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can't really relate to that.

I often have thoughts that can't be phrased in language




The claim isn't that it's impossible to have a thought unless you have language for it, but rather that having language for something makes it easier. It's a close relative of Kolmogorov Complexity and a variety of theorems from machine learning regarding hypothesis classes - different languages have more or less effective ways to express the same concept, and choosing a language with better notation for a given topic can make that topic easier to handle. In many cases (especially technical topics) this change makes the difference between the topic being completely intractable and being a two-week unit in eighth grade.

As a concrete example, consider mathematics. I can mostly handle the theory behind integration by eyeballing it and using spatial intuition, but I can't get any farther than that without introducing language that allows me to precisely circumscribe concepts and relate them precisely.

edit: also note that "the thoughts that I'm having don't use words" doesn't mean that those thoughts aren't using language. It's just not a language that you could serialize to something that could come out of your mouth - it's some private, unique internal representation that your brain has constructed for it to work with concepts on its own. Still a language, for the purposes of this discussion, since that internal representation will have all the same properties as above - some people have better internal representations for particular topics.


> I often have thoughts that can't be phrased in language

Is it that they can't be phrased or that you can't phrase them? I often have thoughts that I can't express through drawing, but that doesn't mean it is an impossibility. I think that we often ignore that the act of putting ideas or thoughts to words is a skill that can be made easier through training.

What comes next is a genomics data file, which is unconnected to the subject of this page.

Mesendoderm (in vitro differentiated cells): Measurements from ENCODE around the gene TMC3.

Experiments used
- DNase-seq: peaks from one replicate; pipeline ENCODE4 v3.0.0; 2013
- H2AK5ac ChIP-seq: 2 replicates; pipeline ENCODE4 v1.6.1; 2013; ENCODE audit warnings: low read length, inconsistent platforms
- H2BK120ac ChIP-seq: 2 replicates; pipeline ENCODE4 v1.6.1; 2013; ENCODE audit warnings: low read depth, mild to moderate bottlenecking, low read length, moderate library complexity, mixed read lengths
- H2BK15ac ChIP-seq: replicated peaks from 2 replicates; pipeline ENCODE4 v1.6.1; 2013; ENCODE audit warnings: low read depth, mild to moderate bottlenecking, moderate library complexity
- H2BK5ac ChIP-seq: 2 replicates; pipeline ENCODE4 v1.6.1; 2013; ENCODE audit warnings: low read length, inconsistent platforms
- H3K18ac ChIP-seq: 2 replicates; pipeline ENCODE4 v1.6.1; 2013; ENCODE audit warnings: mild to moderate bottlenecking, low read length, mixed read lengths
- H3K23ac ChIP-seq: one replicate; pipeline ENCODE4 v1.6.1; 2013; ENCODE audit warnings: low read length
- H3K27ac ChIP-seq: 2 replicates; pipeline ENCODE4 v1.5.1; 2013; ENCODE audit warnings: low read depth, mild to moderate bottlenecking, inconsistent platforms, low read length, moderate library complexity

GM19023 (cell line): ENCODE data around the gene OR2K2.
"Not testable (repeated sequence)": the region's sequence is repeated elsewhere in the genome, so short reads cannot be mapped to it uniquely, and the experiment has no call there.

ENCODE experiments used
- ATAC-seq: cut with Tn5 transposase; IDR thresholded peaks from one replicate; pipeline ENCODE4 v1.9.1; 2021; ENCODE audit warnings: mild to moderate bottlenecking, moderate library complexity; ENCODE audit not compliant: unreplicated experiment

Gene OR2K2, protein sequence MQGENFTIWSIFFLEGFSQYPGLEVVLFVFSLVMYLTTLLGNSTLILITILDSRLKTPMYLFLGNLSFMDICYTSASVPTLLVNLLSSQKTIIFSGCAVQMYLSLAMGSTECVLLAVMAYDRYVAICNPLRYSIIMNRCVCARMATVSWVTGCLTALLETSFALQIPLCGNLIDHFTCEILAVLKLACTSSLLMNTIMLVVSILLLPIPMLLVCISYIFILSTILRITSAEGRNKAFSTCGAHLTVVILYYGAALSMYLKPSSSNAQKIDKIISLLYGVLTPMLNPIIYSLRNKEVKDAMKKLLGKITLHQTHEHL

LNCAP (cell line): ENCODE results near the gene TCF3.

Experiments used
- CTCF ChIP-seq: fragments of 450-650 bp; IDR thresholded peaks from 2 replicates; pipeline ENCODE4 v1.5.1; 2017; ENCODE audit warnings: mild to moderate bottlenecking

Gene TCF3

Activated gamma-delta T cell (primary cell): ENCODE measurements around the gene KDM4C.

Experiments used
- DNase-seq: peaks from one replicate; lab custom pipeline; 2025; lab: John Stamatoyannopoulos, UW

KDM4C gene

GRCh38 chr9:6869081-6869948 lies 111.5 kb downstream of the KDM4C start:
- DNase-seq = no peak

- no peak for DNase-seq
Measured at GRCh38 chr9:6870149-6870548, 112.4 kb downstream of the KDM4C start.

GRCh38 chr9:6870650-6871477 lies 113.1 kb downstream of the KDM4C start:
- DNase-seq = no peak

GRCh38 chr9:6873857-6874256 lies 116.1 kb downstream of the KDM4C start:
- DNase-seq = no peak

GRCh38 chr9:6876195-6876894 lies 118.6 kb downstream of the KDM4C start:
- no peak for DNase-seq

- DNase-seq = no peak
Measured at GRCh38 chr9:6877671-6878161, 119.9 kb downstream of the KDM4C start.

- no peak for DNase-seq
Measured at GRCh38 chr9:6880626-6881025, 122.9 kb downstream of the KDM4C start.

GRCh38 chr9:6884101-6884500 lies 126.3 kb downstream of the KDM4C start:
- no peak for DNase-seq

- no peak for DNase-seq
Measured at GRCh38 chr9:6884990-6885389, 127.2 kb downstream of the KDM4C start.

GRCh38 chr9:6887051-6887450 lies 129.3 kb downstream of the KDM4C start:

That does not mean that all human experience is communicable. In fact, internal mental states are only communicable to the extent that they are universal. Suppose I am eating cake and you ask me what it tastes like. I say strawberry.

Ok, but now supposed that you never tasted strawberrys. How do I describe in language the flavor of strawberry to someone who never tasted them? I can make an approximation based on flavors you know, but once you taste strawberrys you realize that, although what I said is true, it does not convey the sensation of eating strawberrys at all.

Even more: the less types of fruit you have tasted, the harder it is to convey an approximation of the flavor of strawberrys through language. So a lot hinges on culture and shared experiences.

Languages come from different cultures and sets of shared experiences, so it is natural that they develop more conceptual density in some things than others, and it is also natural that the grammar more naturally fits a certain way of thinking and seeing the world. You can discuss German philosophy in English, but it is a bit clunky. If you ever had the experience of learning a foreign language, you probably felt that you achieved proficiency when you were finally able to "bend" your thought process like the locals do.


Aldous huxley describes the idea that our own minds are "island universes" and that the way those we call "geniuses" think is an experience that can be described but never fully communicated, "that there is little or no common ground of memory to serve as a basis for understanding or fellow feeling. Words are uttered, but fail to enlighten"

http://www.maps.org/images/pdf/books/HuxleyA1954TheDoorsOfPe...


> flavor

I can't turn senses into words. I can't stare at a scene and capture the equivalent of a photograph by talking. But any thoughts I have about the strawberries or the scene, I can put into words.


Really? I don't, at least not that I've noticed. Can you give a rough description or something of one of those?




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